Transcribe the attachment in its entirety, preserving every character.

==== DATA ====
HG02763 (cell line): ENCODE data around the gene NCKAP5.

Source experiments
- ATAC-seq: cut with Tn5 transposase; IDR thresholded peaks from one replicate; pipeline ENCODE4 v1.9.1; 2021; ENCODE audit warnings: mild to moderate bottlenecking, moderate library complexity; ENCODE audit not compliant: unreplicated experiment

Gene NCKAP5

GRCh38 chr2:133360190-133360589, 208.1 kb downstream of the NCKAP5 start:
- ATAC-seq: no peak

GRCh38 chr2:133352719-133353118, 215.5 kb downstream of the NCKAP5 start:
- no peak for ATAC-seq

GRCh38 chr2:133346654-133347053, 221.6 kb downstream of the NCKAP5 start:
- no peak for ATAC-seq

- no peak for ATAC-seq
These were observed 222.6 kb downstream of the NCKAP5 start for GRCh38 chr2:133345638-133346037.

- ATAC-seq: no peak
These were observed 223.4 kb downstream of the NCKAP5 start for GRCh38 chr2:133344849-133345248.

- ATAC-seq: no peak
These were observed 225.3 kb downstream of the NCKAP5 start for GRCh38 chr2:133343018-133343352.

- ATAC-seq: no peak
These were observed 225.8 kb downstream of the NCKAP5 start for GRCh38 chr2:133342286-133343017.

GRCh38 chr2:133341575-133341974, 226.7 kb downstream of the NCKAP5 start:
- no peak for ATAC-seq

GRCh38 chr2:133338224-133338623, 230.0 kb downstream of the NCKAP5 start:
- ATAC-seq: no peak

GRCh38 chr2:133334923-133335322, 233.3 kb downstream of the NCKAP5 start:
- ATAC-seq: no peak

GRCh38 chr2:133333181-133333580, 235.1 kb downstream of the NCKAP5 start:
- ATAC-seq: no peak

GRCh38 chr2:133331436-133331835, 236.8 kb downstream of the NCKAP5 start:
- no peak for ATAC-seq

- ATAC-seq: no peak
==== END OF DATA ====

HG02763 (cell line): ENCODE data around the gene NCKAP5.

Source experiments
- ATAC-seq: cut with Tn5 transposase; IDR thresholded peaks from one replicate; pipeline ENCODE4 v1.9.1; 2021; ENCODE audit warnings: mild to moderate bottlenecking, moderate library complexity; ENCODE audit not compliant: unreplicated experiment

Gene NCKAP5

GRCh38 chr2:133360190-133360589, 208.1 kb downstream of the NCKAP5 start:
- ATAC-seq: no peak

GRCh38 chr2:133352719-133353118, 215.5 kb downstream of the NCKAP5 start:
- no peak for ATAC-seq

GRCh38 chr2:133346654-133347053, 221.6 kb downstream of the NCKAP5 start:
- no peak for ATAC-seq

- no peak for ATAC-seq
These were observed 222.6 kb downstream of the NCKAP5 start for GRCh38 chr2:133345638-133346037.

- ATAC-seq: no peak
These were observed 223.4 kb downstream of the NCKAP5 start for GRCh38 chr2:133344849-133345248.

- ATAC-seq: no peak
These were observed 225.3 kb downstream of the NCKAP5 start for GRCh38 chr2:133343018-133343352.

- ATAC-seq: no peak
These were observed 225.8 kb downstream of the NCKAP5 start for GRCh38 chr2:133342286-133343017.

GRCh38 chr2:133341575-133341974, 226.7 kb downstream of the NCKAP5 start:
- no peak for ATAC-seq

GRCh38 chr2:133338224-133338623, 230.0 kb downstream of the NCKAP5 start:
- ATAC-seq: no peak

GRCh38 chr2:133334923-133335322, 233.3 kb downstream of the NCKAP5 start:
- ATAC-seq: no peak

GRCh38 chr2:133333181-133333580, 235.1 kb downstream of the NCKAP5 start:
- ATAC-seq: no peak

GRCh38 chr2:133331436-133331835, 236.8 kb downstream of the NCKAP5 start:
- no peak for ATAC-seq

- ATAC-seq: no peak